Word of the Day – Exhort

By January 7, 2017Word of the Day

Exhort (verb)

egz-or-t

Strongly encourage or urge (someone) to do something.

The French roots for the word exhort mean “thoroughly encourage,” so to exhort is to fill up with encouragement.

Example sentences

“He exhorts me not to take the problems of the world so seriously, and to have more faith.”

“Another passage was the one where Miss Brodie exhorts her girls to be sure to recognise their prime and to live it to the full.”

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Word of the Day – Fandangle

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Fandangle (noun)

fan-dan-gul

A useless or purely ornamental thing: Nonsense.

Believed to have been derived from the Spanish dance Fandango which was adapted by the English to mean foolish in the early 19th century, perhaps by the Puritans of the time.

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Word of the Day – Clout

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Clout (noun)

kl-ao-wt

A heavy blow with the hand or a hard object: Influence or power, especially in politics or business.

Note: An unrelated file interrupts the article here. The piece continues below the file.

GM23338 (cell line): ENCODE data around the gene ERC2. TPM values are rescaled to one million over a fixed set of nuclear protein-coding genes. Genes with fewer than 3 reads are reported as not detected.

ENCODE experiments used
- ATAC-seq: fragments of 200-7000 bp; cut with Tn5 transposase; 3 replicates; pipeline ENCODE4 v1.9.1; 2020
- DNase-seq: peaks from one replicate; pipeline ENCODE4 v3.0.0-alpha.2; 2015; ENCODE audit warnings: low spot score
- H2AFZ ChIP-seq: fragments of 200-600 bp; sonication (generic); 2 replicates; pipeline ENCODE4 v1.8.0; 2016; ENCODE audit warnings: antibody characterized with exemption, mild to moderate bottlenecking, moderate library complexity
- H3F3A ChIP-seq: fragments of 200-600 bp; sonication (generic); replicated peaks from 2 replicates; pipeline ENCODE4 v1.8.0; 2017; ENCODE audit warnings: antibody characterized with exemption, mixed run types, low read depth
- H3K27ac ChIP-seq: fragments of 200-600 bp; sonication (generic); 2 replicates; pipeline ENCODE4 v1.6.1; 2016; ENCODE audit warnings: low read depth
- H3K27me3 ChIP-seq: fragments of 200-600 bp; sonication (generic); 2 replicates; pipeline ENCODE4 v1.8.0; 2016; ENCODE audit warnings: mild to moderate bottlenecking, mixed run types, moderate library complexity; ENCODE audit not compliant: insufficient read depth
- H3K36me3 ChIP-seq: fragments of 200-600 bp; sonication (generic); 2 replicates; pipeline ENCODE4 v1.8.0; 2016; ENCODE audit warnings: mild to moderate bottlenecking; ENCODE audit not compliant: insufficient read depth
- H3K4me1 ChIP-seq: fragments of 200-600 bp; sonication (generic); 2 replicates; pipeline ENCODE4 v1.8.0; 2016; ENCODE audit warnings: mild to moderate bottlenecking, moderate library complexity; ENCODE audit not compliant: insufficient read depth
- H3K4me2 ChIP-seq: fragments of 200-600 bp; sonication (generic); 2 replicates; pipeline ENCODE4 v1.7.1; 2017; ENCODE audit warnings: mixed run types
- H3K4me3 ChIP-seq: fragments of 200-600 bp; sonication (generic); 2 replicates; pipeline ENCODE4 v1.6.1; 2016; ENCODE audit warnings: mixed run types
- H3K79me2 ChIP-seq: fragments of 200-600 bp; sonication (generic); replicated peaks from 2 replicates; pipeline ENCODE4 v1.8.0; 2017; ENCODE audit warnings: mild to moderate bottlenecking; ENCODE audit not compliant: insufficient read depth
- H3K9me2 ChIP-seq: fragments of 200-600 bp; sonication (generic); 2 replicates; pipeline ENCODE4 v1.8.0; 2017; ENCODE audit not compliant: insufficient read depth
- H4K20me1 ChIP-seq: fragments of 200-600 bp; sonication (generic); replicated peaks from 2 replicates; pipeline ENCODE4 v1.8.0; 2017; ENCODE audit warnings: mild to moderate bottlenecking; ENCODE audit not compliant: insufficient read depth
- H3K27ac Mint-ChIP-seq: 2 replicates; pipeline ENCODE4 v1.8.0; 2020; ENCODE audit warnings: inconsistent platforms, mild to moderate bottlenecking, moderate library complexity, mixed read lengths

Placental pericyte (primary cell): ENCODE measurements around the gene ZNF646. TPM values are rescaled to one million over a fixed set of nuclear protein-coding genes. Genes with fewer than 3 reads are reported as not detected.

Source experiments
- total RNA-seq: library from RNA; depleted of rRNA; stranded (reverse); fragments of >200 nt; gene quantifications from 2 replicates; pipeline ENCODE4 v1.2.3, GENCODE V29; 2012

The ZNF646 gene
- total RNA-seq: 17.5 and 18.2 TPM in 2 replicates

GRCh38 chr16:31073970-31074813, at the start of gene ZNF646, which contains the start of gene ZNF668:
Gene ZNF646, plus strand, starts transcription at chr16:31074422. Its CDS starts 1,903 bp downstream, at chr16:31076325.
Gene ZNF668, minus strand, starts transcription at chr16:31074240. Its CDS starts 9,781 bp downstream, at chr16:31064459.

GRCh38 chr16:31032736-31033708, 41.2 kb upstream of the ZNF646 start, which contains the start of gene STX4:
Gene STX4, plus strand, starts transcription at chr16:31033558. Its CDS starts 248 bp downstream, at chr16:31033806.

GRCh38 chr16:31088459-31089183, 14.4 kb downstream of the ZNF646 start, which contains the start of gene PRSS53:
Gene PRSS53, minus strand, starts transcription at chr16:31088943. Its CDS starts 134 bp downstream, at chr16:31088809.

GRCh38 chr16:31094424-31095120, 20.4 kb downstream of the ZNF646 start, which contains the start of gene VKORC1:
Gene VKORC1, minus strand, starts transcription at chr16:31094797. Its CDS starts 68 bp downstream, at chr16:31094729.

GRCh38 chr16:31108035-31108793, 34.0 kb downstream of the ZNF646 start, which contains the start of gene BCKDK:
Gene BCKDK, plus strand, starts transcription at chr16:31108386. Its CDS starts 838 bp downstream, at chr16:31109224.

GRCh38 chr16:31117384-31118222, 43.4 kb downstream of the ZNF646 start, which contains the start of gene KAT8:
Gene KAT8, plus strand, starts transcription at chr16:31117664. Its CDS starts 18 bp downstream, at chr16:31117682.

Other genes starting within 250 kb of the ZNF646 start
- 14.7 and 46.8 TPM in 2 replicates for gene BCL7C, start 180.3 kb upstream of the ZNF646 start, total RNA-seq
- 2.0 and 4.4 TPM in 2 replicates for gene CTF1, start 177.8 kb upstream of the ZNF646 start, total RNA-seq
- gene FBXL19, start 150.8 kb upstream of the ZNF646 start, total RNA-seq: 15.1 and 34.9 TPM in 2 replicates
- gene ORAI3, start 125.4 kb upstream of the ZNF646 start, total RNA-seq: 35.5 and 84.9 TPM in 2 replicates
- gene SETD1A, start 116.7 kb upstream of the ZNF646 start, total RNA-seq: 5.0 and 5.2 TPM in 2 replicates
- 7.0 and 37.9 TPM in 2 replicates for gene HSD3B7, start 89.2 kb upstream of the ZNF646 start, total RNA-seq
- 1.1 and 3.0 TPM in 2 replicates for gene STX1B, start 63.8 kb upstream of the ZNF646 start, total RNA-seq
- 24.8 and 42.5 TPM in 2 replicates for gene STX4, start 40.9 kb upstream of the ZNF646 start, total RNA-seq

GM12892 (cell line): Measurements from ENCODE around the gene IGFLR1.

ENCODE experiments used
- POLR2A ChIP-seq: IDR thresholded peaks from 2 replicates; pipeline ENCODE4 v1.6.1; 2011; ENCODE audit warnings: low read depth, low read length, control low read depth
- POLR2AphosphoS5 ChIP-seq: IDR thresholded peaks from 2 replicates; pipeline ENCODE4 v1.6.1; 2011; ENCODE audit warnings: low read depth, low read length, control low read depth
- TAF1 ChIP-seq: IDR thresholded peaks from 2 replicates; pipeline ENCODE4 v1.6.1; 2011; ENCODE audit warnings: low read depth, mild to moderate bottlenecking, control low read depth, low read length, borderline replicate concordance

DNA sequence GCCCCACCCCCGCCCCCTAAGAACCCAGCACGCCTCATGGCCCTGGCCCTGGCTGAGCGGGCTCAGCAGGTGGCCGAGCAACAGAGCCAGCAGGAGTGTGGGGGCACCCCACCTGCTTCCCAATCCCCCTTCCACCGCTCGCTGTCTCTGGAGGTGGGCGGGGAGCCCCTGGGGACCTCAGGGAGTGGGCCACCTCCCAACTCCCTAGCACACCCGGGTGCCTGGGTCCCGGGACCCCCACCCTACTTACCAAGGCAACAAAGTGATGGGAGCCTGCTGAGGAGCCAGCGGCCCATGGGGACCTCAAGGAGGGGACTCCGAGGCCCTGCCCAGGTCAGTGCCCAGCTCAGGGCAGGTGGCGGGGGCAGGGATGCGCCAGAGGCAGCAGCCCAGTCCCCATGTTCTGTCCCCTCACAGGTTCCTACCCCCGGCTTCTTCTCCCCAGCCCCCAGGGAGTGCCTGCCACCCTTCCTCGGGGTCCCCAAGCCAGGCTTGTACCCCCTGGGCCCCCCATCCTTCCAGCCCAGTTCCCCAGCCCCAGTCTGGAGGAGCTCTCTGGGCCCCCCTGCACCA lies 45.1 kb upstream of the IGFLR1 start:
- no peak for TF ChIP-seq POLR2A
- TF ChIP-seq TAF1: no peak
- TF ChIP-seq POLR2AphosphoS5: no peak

(archaic) A piece of cloth or article of clothing which is the clout mentioned in the proverb; “ne’er cast a clout till May be out” with May more likely to mean the blossom of the Hawthorn than the month.

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Word of the Day – Filch

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Filch (verb)

fil-tch

Pilfer or steal (something, especially an item of small value) in a casual way.

Middle English filchen to attack (in a body), take as booty, Old English fylcian to marshal (troops), draw (soldiers) up in battle array, derivative of gefylce band of men; akin to folk.

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